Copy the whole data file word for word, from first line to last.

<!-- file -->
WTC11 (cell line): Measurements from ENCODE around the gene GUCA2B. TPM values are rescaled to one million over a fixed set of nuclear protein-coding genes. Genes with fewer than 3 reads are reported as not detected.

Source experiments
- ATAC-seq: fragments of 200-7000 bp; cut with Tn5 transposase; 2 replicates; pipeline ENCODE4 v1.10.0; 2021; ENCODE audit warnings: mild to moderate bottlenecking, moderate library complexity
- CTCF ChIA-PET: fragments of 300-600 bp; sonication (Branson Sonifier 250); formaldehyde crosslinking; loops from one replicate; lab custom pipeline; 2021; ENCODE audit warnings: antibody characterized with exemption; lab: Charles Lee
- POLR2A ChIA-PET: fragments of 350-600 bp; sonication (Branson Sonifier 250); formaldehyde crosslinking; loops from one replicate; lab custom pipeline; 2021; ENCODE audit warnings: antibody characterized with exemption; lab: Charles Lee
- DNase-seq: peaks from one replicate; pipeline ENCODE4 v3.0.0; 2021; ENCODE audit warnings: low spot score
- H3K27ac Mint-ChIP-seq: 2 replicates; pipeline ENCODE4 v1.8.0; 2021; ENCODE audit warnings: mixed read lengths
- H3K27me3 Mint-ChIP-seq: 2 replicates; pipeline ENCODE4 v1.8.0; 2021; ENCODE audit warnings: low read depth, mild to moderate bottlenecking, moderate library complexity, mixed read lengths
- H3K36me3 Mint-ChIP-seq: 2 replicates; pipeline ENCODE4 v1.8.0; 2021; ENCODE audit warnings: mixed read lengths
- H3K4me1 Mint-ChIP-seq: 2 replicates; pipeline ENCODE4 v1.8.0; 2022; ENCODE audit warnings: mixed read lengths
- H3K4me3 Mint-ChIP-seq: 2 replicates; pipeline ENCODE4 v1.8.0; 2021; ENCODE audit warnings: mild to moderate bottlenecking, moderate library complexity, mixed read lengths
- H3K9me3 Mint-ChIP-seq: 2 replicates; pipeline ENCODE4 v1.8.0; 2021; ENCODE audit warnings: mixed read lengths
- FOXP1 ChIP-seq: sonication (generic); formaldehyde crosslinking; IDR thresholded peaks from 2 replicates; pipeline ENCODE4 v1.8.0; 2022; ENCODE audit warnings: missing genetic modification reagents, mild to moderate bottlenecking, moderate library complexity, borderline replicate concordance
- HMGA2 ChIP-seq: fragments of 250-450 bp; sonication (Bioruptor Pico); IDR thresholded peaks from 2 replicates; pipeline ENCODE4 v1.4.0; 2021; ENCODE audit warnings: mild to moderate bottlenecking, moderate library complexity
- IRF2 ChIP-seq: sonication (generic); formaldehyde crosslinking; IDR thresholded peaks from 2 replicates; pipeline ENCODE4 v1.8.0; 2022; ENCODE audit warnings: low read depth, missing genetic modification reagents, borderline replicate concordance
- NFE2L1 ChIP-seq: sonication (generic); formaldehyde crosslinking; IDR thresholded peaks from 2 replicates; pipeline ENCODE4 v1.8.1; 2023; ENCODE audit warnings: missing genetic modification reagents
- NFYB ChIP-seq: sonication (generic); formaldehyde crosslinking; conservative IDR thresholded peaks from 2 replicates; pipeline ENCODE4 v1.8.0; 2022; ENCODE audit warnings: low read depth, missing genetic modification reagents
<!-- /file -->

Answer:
WTC11 (cell line): Measurements from ENCODE around the gene GUCA2B. TPM values are rescaled to one million over a fixed set of nuclear protein-coding genes. Genes with fewer than 3 reads are reported as not detected.

Source experiments
- ATAC-seq: fragments of 200-7000 bp; cut with Tn5 transposase; 2 replicates; pipeline ENCODE4 v1.10.0; 2021; ENCODE audit warnings: mild to moderate bottlenecking, moderate library complexity
- CTCF ChIA-PET: fragments of 300-600 bp; sonication (Branson Sonifier 250); formaldehyde crosslinking; loops from one replicate; lab custom pipeline; 2021; ENCODE audit warnings: antibody characterized with exemption; lab: Charles Lee
- POLR2A ChIA-PET: fragments of 350-600 bp; sonication (Branson Sonifier 250); formaldehyde crosslinking; loops from one replicate; lab custom pipeline; 2021; ENCODE audit warnings: antibody characterized with exemption; lab: Charles Lee
- DNase-seq: peaks from one replicate; pipeline ENCODE4 v3.0.0; 2021; ENCODE audit warnings: low spot score
- H3K27ac Mint-ChIP-seq: 2 replicates; pipeline ENCODE4 v1.8.0; 2021; ENCODE audit warnings: mixed read lengths
- H3K27me3 Mint-ChIP-seq: 2 replicates; pipeline ENCODE4 v1.8.0; 2021; ENCODE audit warnings: low read depth, mild to moderate bottlenecking, moderate library complexity, mixed read lengths
- H3K36me3 Mint-ChIP-seq: 2 replicates; pipeline ENCODE4 v1.8.0; 2021; ENCODE audit warnings: mixed read lengths
- H3K4me1 Mint-ChIP-seq: 2 replicates; pipeline ENCODE4 v1.8.0; 2022; ENCODE audit warnings: mixed read lengths
- H3K4me3 Mint-ChIP-seq: 2 replicates; pipeline ENCODE4 v1.8.0; 2021; ENCODE audit warnings: mild to moderate bottlenecking, moderate library complexity, mixed read lengths
- H3K9me3 Mint-ChIP-seq: 2 replicates; pipeline ENCODE4 v1.8.0; 2021; ENCODE audit warnings: mixed read lengths
- FOXP1 ChIP-seq: sonication (generic); formaldehyde crosslinking; IDR thresholded peaks from 2 replicates; pipeline ENCODE4 v1.8.0; 2022; ENCODE audit warnings: missing genetic modification reagents, mild to moderate bottlenecking, moderate library complexity, borderline replicate concordance
- HMGA2 ChIP-seq: fragments of 250-450 bp; sonication (Bioruptor Pico); IDR thresholded peaks from 2 replicates; pipeline ENCODE4 v1.4.0; 2021; ENCODE audit warnings: mild to moderate bottlenecking, moderate library complexity
- IRF2 ChIP-seq: sonication (generic); formaldehyde crosslinking; IDR thresholded peaks from 2 replicates; pipeline ENCODE4 v1.8.0; 2022; ENCODE audit warnings: low read depth, missing genetic modification reagents, borderline replicate concordance
- NFE2L1 ChIP-seq: sonication (generic); formaldehyde crosslinking; IDR thresholded peaks from 2 replicates; pipeline ENCODE4 v1.8.1; 2023; ENCODE audit warnings: missing genetic modification reagents
- NFYB ChIP-seq: sonication (generic); formaldehyde crosslinking; conservative IDR thresholded peaks from 2 replicates; pipeline ENCODE4 v1.8.0; 2022; ENCODE audit warnings: low read depth, missing genetic modification reagents